I must admit I have been a shopaholic in the past. Those of you who are shopping addicts, would know what I am talking about I guess.
Going shopping is like visiting paradise, isn’t it? Why then, even after a binge, do we feel dissatisfied and unsure and a strange sense of emptiness at times? As if it was not enough and the next time we need to top that somehow? Buy more? Spend more? Go to a better place?
Over the past years, I have reflected over this behavior pattern and learned some things, mostly inspired by a need to deploy my time and money for more fulfilling activities.
I reached a point when I was just done with shopping. I mean how many more stores would I scan? How many more clothes would I buy? What would I do even if I bought everything that I ever liked? Would that really make me feel ecstatic?
I turned to my wardrobe and started to go through the things that I had never worn and knew I never would. Those are the ‘mistake’ purchases. We all have those, right? I have no idea what I was thinking when I bought this! Or why did I never try this before I bought it? Something in me made me a bit sick and I decided that day that I would add a rule to my life. If I get something new, I have to decide first what I would let go of. I would assume my wardrobe has a finite capacity and at no time can I consider expanding it. New shoes? I would find someone to pass on my older ones to. There are always those things which are just lying there and my rule was quite simple. If I have not used it for over a year, through all the seasons and opportunities, chances are, it would not get used in the future.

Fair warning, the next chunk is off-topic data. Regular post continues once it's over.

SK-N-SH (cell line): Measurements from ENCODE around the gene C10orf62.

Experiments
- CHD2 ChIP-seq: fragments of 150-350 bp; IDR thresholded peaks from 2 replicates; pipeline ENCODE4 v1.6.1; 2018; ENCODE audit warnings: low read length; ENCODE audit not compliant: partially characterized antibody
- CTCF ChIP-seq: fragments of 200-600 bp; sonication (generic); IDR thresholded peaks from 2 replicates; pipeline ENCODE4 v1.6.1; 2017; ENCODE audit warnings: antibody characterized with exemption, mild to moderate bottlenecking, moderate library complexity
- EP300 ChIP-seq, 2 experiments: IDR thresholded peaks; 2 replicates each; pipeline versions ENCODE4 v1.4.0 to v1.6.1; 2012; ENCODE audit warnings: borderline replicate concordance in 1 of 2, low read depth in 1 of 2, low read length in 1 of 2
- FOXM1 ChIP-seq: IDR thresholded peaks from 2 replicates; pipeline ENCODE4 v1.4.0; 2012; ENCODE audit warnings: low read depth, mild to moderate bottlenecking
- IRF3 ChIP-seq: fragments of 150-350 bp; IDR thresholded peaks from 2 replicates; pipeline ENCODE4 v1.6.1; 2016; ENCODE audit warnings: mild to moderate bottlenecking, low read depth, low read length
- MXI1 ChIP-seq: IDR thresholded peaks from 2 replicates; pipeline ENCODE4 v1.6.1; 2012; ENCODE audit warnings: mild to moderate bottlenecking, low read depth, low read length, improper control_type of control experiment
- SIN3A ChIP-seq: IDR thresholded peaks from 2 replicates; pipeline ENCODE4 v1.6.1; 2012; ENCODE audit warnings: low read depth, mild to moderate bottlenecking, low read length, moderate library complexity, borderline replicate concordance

I started a de-clutter chain for myself. I ear-marked people I would pass things on to – a ‘Second Chance’ store run by autistic kids, supported by an inspiring woman I know was a great alternative. Many other such people form part of my pass-on chain today and I realized I had set up a system for recycling things in my house. It is thrilling to say the least that I don’t see the things I had bought with so much passion and effort rot away and they get another life, while making room for my new acquisitions.
I do this for my mom when I can and have been coaching women to organize their house better and keep the house healthy, from inside.
Nobody likes clutter. Clutter is depressing and does not allow you to feel great about the new. Make space for the ‘new’. Be grateful for what you have had, acknowledge its presence in your life and let it go. It is an ultimate feeling of liberation. Give it a shot or just reach out if you need some help (http://growth-cube.com).
This post is a reproduction of my weekly column, ‘Her Point of You’ in the Weekend Edition of the SHE section in The Goan. It’s a great newspaper! (epaper.thegoan.net)